From Shears to Robots: The Evolution of the Humble Lawn Mower

The humble push mower, a staple of many a suburban garage, has a history that stretches back over a century. The first lawns were grass fields surrounding English and French castles, kept clear of trees so enemies couldn’t sneak up on the castle. These lawns were maintained by grazing animals or by labor-intensive hand cutting with scythes, sickles, and shears.

From Shears to Robots: The Evolution of the Humble Lawn Mower

The first mechanical lawn mower was invented and patented by engineer Edwin Beard Budding of Gloucestershire, England, in 1830. Budding’s design was inspired by a machine in a local cloth mill that used a cutting cylinder with a bladed reel to trim the irregular nap from the surface of woolen and velvet cloth. He saw the potential for using this same technology to cut grass, so he developed a reel-type mower that used a series of blades arranged around a cylinder. This design, while heavy and difficult to push, was the early forerunner of the modern reel mower.

Over the years, the design of the push mower has been refined and improved. In 1859, Thomas Green created the first chain-driven mower, which was lighter and easier to use. In the U.S., gas-powered mowers were first manufactured in 1915 by Ideal Power Lawn Mower Co. of Lansing, Michigan. After World War II, they became more popular, helping create the middle-class vogue for manicured lawns.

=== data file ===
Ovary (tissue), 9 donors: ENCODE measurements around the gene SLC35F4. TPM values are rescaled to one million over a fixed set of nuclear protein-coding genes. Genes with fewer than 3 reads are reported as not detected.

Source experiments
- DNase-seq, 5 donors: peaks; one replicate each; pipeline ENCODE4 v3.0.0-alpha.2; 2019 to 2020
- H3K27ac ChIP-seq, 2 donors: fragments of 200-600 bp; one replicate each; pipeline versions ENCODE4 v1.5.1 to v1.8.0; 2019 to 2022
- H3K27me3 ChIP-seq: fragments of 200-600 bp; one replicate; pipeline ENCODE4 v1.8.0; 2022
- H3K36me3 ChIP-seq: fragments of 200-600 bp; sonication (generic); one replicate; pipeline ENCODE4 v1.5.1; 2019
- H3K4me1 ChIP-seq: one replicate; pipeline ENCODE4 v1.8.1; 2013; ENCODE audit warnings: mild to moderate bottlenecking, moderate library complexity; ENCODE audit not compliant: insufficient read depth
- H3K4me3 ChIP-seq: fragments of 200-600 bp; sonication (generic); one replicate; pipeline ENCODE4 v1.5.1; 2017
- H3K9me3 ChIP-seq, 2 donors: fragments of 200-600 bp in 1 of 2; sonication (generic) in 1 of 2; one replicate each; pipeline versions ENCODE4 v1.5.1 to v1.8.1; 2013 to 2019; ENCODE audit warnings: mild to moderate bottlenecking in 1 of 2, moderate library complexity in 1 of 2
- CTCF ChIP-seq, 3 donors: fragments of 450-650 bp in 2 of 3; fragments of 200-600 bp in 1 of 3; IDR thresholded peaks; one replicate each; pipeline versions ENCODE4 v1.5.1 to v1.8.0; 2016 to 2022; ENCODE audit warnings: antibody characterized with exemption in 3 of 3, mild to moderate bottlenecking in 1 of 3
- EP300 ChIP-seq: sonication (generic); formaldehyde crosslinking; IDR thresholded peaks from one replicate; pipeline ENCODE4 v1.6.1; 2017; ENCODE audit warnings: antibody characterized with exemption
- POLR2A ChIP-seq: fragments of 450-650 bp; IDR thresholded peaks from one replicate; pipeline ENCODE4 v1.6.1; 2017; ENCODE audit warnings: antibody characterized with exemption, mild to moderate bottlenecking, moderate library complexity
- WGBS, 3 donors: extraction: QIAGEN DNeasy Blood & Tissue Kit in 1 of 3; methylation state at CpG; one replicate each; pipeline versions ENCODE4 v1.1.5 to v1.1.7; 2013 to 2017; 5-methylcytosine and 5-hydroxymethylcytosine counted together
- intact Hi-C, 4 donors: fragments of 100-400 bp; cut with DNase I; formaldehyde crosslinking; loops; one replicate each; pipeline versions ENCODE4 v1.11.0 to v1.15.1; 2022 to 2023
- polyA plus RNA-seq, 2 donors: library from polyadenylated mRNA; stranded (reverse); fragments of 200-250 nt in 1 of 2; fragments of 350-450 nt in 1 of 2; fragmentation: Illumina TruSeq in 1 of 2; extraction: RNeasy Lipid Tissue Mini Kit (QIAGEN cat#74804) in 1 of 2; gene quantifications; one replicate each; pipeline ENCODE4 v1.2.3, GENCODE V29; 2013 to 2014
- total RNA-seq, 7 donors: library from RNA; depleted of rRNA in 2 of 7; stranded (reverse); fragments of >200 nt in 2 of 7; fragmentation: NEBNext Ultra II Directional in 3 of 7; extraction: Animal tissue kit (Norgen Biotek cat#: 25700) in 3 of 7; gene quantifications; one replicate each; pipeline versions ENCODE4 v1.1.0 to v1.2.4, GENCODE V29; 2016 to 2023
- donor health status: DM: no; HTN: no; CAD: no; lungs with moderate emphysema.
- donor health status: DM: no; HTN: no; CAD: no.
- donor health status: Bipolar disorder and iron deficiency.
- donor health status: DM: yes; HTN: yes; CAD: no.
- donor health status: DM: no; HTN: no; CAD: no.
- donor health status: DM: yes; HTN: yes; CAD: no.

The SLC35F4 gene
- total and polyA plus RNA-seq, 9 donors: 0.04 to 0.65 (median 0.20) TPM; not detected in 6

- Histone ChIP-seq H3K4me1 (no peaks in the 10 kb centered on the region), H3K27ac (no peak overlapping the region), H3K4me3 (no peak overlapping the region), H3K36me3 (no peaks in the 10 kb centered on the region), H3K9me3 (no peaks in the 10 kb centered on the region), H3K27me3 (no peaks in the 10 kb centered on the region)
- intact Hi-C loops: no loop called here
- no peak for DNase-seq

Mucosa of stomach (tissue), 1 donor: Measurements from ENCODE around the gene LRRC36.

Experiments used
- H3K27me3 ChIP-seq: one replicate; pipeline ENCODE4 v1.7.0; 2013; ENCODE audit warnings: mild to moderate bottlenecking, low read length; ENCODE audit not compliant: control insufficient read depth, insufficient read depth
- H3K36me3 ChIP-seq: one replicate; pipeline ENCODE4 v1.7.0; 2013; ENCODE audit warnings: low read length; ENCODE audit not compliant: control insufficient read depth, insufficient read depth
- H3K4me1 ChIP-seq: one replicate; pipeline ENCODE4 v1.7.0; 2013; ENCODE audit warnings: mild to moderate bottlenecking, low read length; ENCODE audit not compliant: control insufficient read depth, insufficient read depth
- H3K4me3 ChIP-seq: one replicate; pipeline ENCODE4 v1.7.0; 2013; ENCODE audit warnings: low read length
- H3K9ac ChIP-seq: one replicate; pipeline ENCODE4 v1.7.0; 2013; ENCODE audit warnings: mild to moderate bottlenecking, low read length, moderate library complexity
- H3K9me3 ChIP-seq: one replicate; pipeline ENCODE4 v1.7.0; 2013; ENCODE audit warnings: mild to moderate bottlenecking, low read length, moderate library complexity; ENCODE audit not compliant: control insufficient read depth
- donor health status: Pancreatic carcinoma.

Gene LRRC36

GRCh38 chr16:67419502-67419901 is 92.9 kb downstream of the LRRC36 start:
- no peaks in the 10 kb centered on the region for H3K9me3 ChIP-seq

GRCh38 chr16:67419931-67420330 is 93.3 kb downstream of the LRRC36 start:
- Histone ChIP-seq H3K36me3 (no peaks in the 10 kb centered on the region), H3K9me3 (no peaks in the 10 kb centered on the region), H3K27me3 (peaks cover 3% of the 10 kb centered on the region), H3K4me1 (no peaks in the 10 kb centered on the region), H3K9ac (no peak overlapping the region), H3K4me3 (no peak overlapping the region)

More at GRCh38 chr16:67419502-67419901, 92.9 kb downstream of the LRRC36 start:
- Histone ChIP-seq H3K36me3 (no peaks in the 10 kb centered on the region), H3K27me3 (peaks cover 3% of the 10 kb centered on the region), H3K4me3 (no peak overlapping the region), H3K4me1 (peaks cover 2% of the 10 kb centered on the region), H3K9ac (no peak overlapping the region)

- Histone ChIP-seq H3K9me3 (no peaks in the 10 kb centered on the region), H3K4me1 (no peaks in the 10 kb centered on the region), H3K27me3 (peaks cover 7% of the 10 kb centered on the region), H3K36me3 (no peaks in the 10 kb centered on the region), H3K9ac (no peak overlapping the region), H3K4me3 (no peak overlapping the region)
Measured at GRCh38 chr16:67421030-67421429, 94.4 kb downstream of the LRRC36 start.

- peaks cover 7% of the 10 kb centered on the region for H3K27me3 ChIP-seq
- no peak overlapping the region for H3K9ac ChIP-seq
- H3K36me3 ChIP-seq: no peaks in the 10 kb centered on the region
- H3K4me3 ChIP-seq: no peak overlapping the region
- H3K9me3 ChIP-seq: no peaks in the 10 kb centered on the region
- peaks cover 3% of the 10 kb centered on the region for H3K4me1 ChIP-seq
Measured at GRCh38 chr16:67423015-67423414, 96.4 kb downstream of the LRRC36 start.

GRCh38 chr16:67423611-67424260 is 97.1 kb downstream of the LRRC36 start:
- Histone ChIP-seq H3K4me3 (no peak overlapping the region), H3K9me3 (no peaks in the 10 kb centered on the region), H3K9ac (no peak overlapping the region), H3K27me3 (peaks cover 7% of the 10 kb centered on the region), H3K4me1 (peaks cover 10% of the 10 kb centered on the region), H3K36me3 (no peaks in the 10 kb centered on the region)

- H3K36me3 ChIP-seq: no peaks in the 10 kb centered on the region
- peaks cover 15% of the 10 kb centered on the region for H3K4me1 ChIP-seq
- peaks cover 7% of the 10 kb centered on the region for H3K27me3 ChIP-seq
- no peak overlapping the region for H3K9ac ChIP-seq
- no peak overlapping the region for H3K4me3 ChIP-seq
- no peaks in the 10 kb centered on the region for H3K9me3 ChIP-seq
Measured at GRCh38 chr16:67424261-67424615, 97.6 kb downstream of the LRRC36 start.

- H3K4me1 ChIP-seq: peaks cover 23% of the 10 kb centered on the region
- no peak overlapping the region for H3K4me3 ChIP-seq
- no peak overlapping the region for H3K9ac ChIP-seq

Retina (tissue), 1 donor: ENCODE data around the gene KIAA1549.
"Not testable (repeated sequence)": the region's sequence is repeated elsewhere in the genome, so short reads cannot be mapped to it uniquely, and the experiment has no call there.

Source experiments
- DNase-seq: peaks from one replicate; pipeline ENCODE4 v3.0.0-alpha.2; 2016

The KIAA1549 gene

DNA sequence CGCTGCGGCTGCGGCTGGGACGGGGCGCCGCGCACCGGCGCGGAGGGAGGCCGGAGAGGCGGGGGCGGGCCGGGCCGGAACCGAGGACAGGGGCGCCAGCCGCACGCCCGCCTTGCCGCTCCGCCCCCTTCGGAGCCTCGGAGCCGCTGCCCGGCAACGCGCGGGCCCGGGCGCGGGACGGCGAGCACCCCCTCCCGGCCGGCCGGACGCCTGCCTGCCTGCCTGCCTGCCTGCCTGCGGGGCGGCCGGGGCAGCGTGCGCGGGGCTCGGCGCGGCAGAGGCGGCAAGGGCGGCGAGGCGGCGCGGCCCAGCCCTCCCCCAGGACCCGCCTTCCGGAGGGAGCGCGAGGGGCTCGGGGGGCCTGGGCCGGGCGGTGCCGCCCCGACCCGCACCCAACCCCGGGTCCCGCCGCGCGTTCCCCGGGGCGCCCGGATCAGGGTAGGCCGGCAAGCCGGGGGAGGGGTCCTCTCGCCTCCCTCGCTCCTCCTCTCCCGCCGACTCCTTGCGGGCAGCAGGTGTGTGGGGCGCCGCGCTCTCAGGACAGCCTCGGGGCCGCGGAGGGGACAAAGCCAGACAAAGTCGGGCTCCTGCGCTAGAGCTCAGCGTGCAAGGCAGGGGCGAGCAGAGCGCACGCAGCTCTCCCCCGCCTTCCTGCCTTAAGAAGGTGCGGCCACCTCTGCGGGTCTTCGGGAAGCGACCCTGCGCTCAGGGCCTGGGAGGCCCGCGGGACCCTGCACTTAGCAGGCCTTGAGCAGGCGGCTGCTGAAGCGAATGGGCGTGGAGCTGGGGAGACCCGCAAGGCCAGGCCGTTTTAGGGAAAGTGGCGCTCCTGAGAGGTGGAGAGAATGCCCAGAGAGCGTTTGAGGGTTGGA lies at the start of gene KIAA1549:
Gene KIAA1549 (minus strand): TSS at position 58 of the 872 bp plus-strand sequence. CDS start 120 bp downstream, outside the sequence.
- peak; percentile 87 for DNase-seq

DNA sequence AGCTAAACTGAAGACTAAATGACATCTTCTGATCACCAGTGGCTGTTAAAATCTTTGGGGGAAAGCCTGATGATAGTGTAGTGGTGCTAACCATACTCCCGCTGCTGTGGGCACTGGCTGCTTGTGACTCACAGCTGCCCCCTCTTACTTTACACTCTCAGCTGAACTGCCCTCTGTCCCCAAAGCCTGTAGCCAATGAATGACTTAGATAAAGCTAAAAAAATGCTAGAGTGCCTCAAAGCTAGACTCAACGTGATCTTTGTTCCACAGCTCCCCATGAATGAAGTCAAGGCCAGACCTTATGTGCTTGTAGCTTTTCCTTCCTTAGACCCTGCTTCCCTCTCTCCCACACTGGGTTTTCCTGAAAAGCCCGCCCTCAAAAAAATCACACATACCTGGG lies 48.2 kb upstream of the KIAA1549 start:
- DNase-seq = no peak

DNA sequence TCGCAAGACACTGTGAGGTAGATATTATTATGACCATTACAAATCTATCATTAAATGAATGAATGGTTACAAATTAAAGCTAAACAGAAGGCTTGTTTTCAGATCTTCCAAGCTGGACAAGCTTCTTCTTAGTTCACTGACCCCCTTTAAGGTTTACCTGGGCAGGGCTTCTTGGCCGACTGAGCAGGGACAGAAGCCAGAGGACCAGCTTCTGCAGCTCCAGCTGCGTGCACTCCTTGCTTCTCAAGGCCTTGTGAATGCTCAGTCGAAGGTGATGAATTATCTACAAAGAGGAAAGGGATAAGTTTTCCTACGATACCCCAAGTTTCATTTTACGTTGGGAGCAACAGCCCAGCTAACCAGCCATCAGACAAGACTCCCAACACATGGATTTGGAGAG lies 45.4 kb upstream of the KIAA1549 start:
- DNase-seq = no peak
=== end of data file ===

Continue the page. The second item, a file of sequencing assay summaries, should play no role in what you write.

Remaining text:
Today, we have a wide variety of lawn mowers, from the traditional push reel mowers to robotic mowers that can autonomously mow your lawn. Despite the advancements in technology, the basic design principles of the push mower remain largely unchanged from Budding’s original design. It’s a testament to the enduring utility and simplicity of the push mower, a tool that has made the task of lawn maintenance accessible to millions of homeowners around the world.

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